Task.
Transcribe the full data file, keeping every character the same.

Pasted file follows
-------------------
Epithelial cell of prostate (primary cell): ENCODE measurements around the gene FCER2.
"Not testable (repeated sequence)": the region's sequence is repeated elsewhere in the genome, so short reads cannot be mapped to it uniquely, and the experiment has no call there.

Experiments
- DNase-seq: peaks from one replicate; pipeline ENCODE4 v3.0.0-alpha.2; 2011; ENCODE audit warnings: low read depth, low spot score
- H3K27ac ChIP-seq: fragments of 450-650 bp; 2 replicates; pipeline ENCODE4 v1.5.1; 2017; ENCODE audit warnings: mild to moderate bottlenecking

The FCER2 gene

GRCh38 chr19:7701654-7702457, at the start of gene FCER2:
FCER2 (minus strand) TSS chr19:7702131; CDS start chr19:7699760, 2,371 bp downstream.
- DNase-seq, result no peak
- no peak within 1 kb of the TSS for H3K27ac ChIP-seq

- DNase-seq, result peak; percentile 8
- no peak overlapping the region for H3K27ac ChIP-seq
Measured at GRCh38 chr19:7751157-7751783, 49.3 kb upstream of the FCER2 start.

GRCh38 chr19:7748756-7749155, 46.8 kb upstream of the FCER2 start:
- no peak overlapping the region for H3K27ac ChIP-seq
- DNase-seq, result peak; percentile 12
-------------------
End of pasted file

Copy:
Epithelial cell of prostate (primary cell): ENCODE measurements around the gene FCER2.
"Not testable (repeated sequence)": the region's sequence is repeated elsewhere in the genome, so short reads cannot be mapped to it uniquely, and the experiment has no call there.

Experiments
- DNase-seq: peaks from one replicate; pipeline ENCODE4 v3.0.0-alpha.2; 2011; ENCODE audit warnings: low read depth, low spot score
- H3K27ac ChIP-seq: fragments of 450-650 bp; 2 replicates; pipeline ENCODE4 v1.5.1; 2017; ENCODE audit warnings: mild to moderate bottlenecking

The FCER2 gene

GRCh38 chr19:7701654-7702457, at the start of gene FCER2:
FCER2 (minus strand) TSS chr19:7702131; CDS start chr19:7699760, 2,371 bp downstream.
- DNase-seq, result no peak
- no peak within 1 kb of the TSS for H3K27ac ChIP-seq

- DNase-seq, result peak; percentile 8
- no peak overlapping the region for H3K27ac ChIP-seq
Measured at GRCh38 chr19:7751157-7751783, 49.3 kb upstream of the FCER2 start.

GRCh38 chr19:7748756-7749155, 46.8 kb upstream of the FCER2 start:
- no peak overlapping the region for H3K27ac ChIP-seq
- DNase-seq, result peak; percentile 12